Jakks Pacific released a toy line with action figures based on Atom, Zeus, Noisy Boy, Midas and Twin Cities. The company has also released a one-on-one, playset fighting game with robots in a ring. ThreeA released a line of high-end sixth-scale figures, as adapted by Australian artist Ashley Wood, based on Ambush, Atom, Midas, and Noisy Boy.
Jump Games released a fighting video game based on the film for Android and iOS devices, and Yuke's made a game for the PS3 and Xbox 360. An arcade game was also released by ICE (Innovative Concepts in Entertainment).
The film was released on DVD, Blu-ray, and both high-definition and standard-definition digital download on January 24, 2012, from Touchstone Home Entertainment. Additional material includes Disney Second Screen; deleted and extended scenes with introductions by director Levy; and a profile of film consultant Sugar Ray Leonard.
Real Steel earned $85,468,508 in North America, and $213,800,000 in other territories, for a worldwide total of $299,268,508. It had a worldwide opening of $49.4 million. In North America, it topped the box office with $8.5 million on its opening day and $27.3 million in total on its opening weekend, claiming the number one spot, ahead of the other new nationwide release (The Ides of March) and all holdovers. It managed first-place debuts in 11 countries including Hugh Jackman's native Australia ($4.2 million).
On Rotten Tomatoes, the film has an approval rating of 60% based on reviews from 233 critics, with an average rating of 5.91/10. The website's consensus is, "Silly premise notwithstanding, this is a well-made Hollywood movie: Thrilling and exciting action with just enough characterization." On Metacritic, the film has a weighted average score score of 56 out of 100, based on reviews from 34 critics, indicating "mixed or average reviews". Audiences surveyed by CinemaScore during the opening weekend gave the film a grade A, on a scale from A+ to F.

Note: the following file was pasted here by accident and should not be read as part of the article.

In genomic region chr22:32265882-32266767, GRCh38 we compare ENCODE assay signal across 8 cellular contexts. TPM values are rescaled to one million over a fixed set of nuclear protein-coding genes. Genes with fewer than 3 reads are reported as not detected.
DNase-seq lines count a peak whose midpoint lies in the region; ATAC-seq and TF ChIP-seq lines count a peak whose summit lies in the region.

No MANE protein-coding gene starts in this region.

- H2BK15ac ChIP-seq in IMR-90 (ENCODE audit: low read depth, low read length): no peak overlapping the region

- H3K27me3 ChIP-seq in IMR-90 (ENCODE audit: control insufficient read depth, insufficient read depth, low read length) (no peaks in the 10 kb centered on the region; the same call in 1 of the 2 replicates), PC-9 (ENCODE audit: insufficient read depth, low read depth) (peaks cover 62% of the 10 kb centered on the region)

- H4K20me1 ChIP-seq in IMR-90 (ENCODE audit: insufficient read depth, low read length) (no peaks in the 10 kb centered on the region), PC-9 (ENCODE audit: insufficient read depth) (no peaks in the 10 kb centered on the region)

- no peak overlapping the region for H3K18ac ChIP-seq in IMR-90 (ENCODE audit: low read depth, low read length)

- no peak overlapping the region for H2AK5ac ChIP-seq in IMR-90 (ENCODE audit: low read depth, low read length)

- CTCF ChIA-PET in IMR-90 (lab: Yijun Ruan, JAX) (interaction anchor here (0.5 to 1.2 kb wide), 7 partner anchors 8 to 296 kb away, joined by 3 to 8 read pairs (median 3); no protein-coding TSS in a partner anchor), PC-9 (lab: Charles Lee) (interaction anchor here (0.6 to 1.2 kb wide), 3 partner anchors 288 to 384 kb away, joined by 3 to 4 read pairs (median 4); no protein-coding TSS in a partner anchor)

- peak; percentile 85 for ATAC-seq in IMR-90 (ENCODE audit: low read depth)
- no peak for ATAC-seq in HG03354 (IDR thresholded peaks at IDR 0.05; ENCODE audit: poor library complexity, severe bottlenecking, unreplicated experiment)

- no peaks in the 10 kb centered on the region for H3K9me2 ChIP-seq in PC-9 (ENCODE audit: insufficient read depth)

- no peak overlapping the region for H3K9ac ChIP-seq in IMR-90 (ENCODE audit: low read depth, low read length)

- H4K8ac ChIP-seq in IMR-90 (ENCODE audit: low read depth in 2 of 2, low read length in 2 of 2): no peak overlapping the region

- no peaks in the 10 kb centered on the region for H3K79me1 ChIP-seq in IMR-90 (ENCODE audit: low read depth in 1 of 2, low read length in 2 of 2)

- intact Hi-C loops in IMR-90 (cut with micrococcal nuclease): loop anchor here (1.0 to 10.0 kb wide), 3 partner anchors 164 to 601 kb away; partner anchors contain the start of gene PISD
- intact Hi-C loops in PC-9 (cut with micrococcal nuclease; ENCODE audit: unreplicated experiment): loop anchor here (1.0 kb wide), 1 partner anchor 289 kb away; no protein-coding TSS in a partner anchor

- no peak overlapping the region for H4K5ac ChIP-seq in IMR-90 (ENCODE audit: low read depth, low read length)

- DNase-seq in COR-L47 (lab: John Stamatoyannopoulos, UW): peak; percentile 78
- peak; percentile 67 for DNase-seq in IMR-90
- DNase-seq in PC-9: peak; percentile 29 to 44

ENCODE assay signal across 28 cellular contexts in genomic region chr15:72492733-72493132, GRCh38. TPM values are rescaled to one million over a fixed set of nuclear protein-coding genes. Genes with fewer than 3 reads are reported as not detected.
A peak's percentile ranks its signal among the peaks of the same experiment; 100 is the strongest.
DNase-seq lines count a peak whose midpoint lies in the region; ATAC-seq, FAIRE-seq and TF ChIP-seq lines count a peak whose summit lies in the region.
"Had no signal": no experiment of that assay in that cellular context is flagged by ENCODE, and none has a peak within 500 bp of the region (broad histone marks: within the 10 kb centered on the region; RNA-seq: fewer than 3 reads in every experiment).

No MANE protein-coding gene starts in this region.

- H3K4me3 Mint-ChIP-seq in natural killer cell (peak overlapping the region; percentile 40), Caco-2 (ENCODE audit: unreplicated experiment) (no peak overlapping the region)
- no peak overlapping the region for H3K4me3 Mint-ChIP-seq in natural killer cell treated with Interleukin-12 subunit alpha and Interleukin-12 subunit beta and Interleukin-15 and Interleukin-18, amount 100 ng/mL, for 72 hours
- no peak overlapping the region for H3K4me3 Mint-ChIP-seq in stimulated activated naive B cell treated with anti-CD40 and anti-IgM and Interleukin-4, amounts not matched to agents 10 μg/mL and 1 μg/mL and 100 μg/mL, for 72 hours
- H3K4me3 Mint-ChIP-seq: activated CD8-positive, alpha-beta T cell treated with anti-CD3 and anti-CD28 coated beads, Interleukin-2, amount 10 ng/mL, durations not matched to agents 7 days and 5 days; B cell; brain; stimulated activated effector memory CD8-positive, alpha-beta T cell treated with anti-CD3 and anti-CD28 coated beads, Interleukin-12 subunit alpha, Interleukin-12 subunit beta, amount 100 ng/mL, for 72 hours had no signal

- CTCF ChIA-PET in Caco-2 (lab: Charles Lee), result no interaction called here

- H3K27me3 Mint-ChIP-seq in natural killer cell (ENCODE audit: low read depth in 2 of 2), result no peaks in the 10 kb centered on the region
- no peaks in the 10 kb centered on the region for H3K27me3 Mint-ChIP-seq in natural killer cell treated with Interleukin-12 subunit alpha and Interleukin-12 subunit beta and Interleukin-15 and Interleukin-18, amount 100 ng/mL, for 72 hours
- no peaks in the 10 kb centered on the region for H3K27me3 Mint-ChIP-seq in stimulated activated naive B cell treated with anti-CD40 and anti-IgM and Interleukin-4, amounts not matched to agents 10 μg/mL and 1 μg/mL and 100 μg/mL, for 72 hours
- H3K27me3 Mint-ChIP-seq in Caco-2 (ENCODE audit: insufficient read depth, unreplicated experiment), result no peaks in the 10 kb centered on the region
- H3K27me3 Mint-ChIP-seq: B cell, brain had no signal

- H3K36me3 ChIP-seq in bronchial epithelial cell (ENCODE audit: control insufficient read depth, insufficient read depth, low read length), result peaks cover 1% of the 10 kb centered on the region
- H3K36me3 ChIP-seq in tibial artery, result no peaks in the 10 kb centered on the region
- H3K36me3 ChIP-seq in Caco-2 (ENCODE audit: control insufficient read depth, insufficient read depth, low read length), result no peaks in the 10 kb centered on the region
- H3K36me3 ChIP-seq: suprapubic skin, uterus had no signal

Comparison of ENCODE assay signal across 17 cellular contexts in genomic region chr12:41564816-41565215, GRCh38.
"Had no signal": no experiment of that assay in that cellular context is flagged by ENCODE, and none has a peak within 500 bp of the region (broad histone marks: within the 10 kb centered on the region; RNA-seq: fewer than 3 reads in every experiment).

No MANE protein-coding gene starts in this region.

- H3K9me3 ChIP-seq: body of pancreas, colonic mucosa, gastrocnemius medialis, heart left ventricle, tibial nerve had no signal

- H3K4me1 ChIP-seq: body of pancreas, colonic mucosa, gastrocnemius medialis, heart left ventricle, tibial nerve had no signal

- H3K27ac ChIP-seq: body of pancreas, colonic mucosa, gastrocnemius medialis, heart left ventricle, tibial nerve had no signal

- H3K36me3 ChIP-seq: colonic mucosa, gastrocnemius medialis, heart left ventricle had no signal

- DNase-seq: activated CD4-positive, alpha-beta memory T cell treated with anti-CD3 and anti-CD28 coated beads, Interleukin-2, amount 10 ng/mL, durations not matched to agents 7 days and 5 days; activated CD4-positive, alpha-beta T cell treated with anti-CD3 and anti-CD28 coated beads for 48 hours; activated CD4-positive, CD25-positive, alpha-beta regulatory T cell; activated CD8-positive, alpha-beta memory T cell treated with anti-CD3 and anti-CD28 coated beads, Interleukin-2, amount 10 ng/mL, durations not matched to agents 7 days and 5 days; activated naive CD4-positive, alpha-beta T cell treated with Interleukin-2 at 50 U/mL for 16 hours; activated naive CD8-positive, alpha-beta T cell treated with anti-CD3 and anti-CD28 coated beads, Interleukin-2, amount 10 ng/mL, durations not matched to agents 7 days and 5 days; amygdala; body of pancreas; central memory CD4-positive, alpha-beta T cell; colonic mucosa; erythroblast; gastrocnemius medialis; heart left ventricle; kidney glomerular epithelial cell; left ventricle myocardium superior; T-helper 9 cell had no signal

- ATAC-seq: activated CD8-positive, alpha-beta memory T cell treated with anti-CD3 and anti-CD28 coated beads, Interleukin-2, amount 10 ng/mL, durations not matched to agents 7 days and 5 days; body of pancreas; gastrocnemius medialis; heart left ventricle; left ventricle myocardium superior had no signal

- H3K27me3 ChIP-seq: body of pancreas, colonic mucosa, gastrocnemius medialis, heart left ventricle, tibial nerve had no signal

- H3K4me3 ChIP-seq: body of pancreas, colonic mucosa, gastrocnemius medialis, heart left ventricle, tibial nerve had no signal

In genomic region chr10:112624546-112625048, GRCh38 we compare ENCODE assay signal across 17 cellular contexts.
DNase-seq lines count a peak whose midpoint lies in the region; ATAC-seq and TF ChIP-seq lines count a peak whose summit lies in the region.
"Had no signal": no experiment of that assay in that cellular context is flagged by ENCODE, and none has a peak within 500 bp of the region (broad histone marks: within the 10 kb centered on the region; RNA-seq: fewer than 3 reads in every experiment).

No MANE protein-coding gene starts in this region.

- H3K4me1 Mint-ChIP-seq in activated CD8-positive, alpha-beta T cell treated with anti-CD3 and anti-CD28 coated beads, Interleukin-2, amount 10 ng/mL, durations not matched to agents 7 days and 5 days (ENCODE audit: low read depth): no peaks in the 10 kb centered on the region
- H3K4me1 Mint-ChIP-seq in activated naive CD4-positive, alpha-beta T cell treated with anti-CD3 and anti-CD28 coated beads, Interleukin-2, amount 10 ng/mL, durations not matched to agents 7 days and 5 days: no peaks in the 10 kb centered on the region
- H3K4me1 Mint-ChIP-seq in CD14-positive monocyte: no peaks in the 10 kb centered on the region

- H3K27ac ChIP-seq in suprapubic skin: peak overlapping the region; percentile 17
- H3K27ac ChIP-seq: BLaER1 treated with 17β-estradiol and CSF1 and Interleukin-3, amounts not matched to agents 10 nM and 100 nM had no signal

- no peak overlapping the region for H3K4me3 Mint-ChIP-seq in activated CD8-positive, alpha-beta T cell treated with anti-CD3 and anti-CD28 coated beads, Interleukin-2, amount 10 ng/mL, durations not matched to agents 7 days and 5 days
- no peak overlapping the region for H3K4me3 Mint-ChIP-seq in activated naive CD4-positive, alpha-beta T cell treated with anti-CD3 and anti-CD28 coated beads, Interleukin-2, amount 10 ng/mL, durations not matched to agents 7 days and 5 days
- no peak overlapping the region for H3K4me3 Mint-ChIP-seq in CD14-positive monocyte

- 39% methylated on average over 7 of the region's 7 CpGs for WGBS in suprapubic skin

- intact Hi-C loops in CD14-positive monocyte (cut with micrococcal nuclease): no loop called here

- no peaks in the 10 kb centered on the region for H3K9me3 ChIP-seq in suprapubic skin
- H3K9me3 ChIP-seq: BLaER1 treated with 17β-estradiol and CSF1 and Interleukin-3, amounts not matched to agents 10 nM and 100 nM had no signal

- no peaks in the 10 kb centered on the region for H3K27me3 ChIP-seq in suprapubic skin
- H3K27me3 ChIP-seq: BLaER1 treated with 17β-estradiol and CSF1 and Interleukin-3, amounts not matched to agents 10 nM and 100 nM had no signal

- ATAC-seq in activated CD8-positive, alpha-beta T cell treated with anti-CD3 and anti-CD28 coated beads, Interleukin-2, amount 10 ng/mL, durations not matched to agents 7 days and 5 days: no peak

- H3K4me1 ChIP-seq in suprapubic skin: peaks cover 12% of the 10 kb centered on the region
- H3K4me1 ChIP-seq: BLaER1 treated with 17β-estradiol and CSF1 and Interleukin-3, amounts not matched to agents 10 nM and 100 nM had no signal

Roger Ebert of the Chicago Sun-Times rated the film 3 stars out of 4, saying, "Real Steel is a real movie. It has characters, it matters who they are, it makes sense of its action, it has a compelling plot. Sometimes you go into a movie with low expectations and are pleasantly surprised." Lisa Schwarzbaum of Entertainment Weekly gave the film an A-, saying director Levy "makes good use of his specialized skill in blending people and computer-made imaginary things into one lively, emotionally satisfying story".
Claudia Puig of USA Today said, "Though the premise of fighting robots does seem a plausible and intriguing extension of the contemporary WWE world, Real Steel is hampered by leaden, clichéd moments in which a stubborn boy teaches his childish father a valuable lesson." James White of the UK magazine Empire gave the film 3 of 5 stars, saying, "Rocky with robots? It's not quite in Balboa's weight class, but Real Steel at least has some heft. There's barely a story beat among the beat-downs that you won't expect, and sometimes the saccharine gets in the way of the spectacle, but on the whole this is enjoyable family entertainment."
|People's Choice Awards||Hugh Jackman||Favorite Action Movie Star||Won|
|Young Artist Award||Dakota Goyo||Best Performance in a Feature Film – Leading Young Actor||Won|
|Saturn Award||Best Performance by a Young Actor||Nominated|
|Academy Awards||Erik Nash, John Rosengrant, Danny Gordon Taylor, and Swen Gillberg||Best Visual Effects||Nominated|
Real Steel's soundtrack consists of 13 tracks featuring artists including Tom Morello, Eminem, Royce da 5'9" (Bad Meets Evil), Yelawolf, 50 Cent, Limp Bizkit and Foo Fighters. Levy, a fan of The Crystal Method, invited that duo to contribute to the soundtrack; they recorded two new songs for it after viewing a rough cut of the film.
|1.||"Fast Lane"||Bad Meets Evil||4:12|
|2.||"Here's A Little Something For Ya"||Beastie Boys||3:09|
|3.||"Miss The Misery"||Foo Fighters||4:32|
|4.||"The Enforcer"||50 Cent||3:25|
|5.||"Make Some Noise (Put 'em Up)"||The Crystal Method||3:27|
|6.||"'Till I Collapse"||Eminem||4:59|
|7.||"One Man Army"||The Prodigy||4:15|
|8.||"Give It A Go"||Timbaland, Veronica||4:20|
|9.||"The Midas Touch"||Tom Morello||3:28|
|10.||"Why Try"||Limp Bizkit||2:53|
|12.||"All My Days"||Alexi Murdoch||4:56|
The score album, "Real Steel: Original Motion Picture Score", consists of 19 tracks composed by Danny Elfman, and was released on November 1, 2011, in the US. Levy considered Elfman one of the few composers who could do a score similar to that of the Rocky franchise, alternating guitar-based ambient music and songs with a full orchestra.
All music is composed by Danny Elfman.
|1.||"Charlie Trains Atom"||1:59|
|2.||"On The Move"||2:39|
|3.||"Into The Zoo"||1:02|
|4.||"Why We're Here (feat. vocal by Poe)"||0:55|
|6.||"It's Your Choice"||1:28|
|7.||"Safe With Me"||2:57|
|8.||"Atom Versus Twin Cities"||3:12|
|9.||"...For A Kiss"||0:56|
|10.||"Get in the Truck"||1:12|
|12.||"Twin Cities' Intro"||1:20|
|13.||"Parkway Motel (feat. vocal by Poe)"||1:47|
|14.||"This Is A Brawl"||1:48|
|15.||"You Deserve Better"||4:02|
|16.||"Into The Ring"||1:12|
|17.||"Taking A Beating"||1:33|